Burned Out Law Enforcement In Growing, Urban Missoula

by William Skink

I was not surprised to read in the Missoula Current that local law enforcement is struggling to hire and retain officers amidst increases in crime, which is leading to significant burn-out. I saw this up close and personal with one officer I frequently interacted with during my work at the shelter, to the point of being specifically concerned that his ability to deescalate nuisance issues with challenging street people was being compromised.

Thankfully nothing happened before he was able to retire. 

It was very eye-opening to see his burnout progress, especially as I was dealing with my own burnout. I’ll make the obvious point that the last type of profession you want to see suffer from burnout is a profession that’s responsible for using lethal force.

Confronted with chronic staffing issues, which is just one factor leading to burnout among law enforcement, how should Missoula respond? Well, how do our leaders always seem to respond to challenging issues? Yes, they study it!

While the new officers will help with staffing shortages, the City Council and Police Department will conduct a study within the next year that will guide the department to proper staffing levels, assessing how many officers are needed per capita and suggest ways to increase efficiency.

A city plan to annex roughly 3,200 acres west of Reserve Street is also on the radar, Brady said, and he hopes the study will help determine the number of officers needed to cover the area.

I’m not inherently opposed to studying problems. Without accurate, up-to-date data, reacting to problems could be much more problematic and inefficient. But when part of the problem is a lack of funding, and study’s cost tens of thousands of dollars, I’m concerned that the act of studying the problem becomes the main action taken by city leaders, especially when recommendations to address problems requires more funding than we have (or have prioritized).

That is precisely what happened after the city funded a jail diversion study. The recommendations weren’t a priority for a Mayor running for reelection and trying to keep tax increases as low as possible. Here is how MC reported it in July of 2017:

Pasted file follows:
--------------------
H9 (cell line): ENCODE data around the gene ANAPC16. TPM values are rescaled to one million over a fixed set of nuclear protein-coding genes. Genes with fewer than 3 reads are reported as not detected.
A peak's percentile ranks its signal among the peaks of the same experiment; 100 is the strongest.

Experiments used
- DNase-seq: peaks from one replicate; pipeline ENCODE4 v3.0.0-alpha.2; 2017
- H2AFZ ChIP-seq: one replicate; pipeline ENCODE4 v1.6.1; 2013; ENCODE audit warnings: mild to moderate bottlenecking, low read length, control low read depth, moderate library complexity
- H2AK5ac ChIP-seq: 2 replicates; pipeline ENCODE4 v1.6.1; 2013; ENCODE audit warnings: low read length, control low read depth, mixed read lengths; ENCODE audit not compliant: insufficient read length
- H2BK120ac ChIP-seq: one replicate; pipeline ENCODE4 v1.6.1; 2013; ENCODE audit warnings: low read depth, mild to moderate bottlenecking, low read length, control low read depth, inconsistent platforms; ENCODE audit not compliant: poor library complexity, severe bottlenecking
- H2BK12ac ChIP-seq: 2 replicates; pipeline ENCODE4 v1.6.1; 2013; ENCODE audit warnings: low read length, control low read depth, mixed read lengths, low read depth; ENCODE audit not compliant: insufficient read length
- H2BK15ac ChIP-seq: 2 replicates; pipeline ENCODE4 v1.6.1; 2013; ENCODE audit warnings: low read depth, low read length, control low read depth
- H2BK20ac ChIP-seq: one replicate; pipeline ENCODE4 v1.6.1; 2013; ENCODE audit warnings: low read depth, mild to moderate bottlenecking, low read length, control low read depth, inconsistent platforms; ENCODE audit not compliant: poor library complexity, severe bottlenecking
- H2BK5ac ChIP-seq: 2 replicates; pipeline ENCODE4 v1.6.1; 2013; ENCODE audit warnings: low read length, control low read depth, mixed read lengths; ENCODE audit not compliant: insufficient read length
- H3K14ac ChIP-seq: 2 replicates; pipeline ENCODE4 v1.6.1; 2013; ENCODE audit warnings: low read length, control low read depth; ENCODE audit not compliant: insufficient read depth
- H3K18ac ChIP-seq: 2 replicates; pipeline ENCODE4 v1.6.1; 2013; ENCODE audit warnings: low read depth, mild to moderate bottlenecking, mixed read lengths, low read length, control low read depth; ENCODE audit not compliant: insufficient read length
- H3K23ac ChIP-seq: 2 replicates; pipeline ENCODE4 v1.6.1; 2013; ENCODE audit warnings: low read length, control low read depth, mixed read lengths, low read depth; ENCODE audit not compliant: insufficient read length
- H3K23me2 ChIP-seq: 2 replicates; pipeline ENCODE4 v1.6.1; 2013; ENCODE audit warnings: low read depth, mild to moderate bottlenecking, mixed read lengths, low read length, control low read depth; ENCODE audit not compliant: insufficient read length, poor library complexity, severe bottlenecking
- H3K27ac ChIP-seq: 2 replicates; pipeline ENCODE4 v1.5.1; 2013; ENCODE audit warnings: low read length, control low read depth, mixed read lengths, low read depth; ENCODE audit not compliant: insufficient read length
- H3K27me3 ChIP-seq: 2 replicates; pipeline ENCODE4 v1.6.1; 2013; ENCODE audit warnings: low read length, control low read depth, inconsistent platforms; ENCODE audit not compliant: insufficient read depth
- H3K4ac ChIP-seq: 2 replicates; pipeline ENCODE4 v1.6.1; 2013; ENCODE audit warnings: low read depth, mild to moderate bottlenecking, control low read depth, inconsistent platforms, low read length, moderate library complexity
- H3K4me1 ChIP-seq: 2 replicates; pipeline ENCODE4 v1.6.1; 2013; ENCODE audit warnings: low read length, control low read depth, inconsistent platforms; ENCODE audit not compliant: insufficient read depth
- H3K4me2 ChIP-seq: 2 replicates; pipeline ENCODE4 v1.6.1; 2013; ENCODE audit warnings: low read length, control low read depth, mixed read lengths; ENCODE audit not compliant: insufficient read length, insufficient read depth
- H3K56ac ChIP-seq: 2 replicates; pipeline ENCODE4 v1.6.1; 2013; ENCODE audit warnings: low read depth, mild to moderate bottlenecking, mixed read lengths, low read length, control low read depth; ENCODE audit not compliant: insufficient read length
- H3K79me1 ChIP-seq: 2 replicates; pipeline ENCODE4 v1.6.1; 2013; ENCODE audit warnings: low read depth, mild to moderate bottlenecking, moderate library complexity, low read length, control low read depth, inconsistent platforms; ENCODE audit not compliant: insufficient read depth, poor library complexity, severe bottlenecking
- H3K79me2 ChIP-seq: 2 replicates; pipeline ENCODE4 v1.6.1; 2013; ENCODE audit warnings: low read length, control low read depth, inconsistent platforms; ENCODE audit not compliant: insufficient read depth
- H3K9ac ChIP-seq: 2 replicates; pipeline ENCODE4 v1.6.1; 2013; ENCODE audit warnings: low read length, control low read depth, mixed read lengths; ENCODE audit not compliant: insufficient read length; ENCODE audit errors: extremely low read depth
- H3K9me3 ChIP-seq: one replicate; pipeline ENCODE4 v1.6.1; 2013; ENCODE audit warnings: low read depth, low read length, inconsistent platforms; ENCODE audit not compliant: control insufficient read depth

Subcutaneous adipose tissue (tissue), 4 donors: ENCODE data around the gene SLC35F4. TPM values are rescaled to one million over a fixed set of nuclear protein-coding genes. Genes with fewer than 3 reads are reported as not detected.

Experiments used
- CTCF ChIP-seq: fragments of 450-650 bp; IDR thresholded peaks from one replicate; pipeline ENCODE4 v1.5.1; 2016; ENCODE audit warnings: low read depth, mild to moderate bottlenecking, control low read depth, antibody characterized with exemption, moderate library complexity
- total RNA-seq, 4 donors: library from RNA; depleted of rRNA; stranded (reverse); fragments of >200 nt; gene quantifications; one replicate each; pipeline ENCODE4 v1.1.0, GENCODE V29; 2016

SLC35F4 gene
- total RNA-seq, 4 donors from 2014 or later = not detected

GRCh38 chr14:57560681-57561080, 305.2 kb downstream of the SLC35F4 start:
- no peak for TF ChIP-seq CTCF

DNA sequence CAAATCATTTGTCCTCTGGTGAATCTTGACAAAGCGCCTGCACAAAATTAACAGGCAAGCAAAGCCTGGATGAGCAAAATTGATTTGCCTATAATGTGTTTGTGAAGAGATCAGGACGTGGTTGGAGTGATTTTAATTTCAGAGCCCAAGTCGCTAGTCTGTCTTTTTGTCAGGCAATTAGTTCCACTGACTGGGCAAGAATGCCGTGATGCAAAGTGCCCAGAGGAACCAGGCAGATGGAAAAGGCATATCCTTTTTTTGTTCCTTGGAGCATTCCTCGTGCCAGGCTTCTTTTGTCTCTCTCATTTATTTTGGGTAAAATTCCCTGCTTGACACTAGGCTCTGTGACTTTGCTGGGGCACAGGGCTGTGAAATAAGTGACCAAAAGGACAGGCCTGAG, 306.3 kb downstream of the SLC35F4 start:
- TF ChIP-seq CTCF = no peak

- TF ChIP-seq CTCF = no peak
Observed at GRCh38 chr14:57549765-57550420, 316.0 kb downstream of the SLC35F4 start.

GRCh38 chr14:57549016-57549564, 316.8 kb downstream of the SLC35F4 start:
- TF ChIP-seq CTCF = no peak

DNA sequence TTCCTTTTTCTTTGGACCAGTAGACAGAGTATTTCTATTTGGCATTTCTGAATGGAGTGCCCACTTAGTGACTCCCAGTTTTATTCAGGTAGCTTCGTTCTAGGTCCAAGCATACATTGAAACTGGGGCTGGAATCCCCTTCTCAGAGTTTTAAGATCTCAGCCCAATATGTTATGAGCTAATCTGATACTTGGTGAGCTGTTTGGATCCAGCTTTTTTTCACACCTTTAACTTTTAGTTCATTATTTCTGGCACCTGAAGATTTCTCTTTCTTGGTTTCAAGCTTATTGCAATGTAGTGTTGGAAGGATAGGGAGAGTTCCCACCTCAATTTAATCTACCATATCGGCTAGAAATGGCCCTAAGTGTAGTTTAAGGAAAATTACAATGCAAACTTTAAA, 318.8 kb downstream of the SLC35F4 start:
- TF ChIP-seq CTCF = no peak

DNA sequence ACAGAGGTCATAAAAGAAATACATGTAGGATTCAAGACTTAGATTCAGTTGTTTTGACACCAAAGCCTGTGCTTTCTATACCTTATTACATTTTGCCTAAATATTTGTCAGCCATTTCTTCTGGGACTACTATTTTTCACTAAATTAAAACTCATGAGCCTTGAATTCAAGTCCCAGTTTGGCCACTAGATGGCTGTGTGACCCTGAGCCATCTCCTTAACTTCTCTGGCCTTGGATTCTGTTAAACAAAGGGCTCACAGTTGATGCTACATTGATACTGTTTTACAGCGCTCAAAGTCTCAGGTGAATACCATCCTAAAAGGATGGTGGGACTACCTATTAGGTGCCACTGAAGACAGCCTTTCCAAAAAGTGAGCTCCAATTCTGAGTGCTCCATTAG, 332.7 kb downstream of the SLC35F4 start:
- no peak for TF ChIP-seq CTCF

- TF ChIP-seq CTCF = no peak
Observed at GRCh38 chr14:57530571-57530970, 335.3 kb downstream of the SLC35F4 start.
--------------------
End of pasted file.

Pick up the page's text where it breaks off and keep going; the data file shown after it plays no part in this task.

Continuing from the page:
In an effort to hold the line on tax increases, the Missoula City Council on Wednesday quashed a $39,000 request to maintain landscaping in the city’s greenways, and $50,000 to fund elements of the jail diversion plan, saying this year’s budget was too tight.

Yeah, the budget was tight, but Missoula’s political leadership loves studies so much that instead of funding jail diversion recommendations they managed to find money to study not producing waste:

The council picked up several other funding requests, including $10,000 for street maintenance, which it approved, and $14,000 for a Zero Waste Baseline Study, which it also approved.

Another problem Missoula has with funding essential services is the proliferation of Urban Renewal Districts and the use of Tax Increment Financing. Redirecting taxable value into URDs has been effective in developing blighted parts of Missoula, but with all this growth in URDs, the general fund is being starved.

While MRA became quite comfortable throwing big chunks of money around to help needy developers, like the Lambros clan, the only way to ensure these pockets of development can get essential services, like police, is to raise property taxes to get more money into the general fund.

Last month it appears MRA finally got a clue when panhandling developers were finally told no, they wouldn’t be getting any more TIF candy to satiate their boo-hoo cost overruns. Apparently, had Ellen Buchanan known Sailor Engen would gobble up TIF funds to cover the surprise budget shortfall, that nearly quarter million handout to the library wouldn’t have been handed out:

As part of the effort to balance the city of Missoula’s budget this year, Mayor John Engen requested $750,000 from the TIF districts. By law, that meant that about $1 million also was returned to the Missoula County Public Schools, and $500,000 to Missoula County.

“We always get a lot of requests for projects that enhance the community and don’t create new tax revenues,” Buchanan said, adding in a memo that the proposed practice “would eliminate funding for projects which are tax exempt. We have already proposed and the board approved suspending funding for new MRA initiated public infrastructure projects, such as street and sidewalk projects” in Urban Renewal Districts II and III.

Buchanan added that if she had known the city would ask for the remittance, the MRA wouldn’t have pledged in May to give the new Missoula Public Library $200,000 to help cover the costs of the top floor after a shortfall in library funding for what’s expected to be a $36 million building project.

As Missoula grows and gentrifies, and hosannas are sung to tech development and urban renewal, our first responders are being asked to do too much with too little.

About Travis Mateer

I'm an artist and citizen journalist living and writing in Montana. You can contact me here: willskink at yahoo dot com
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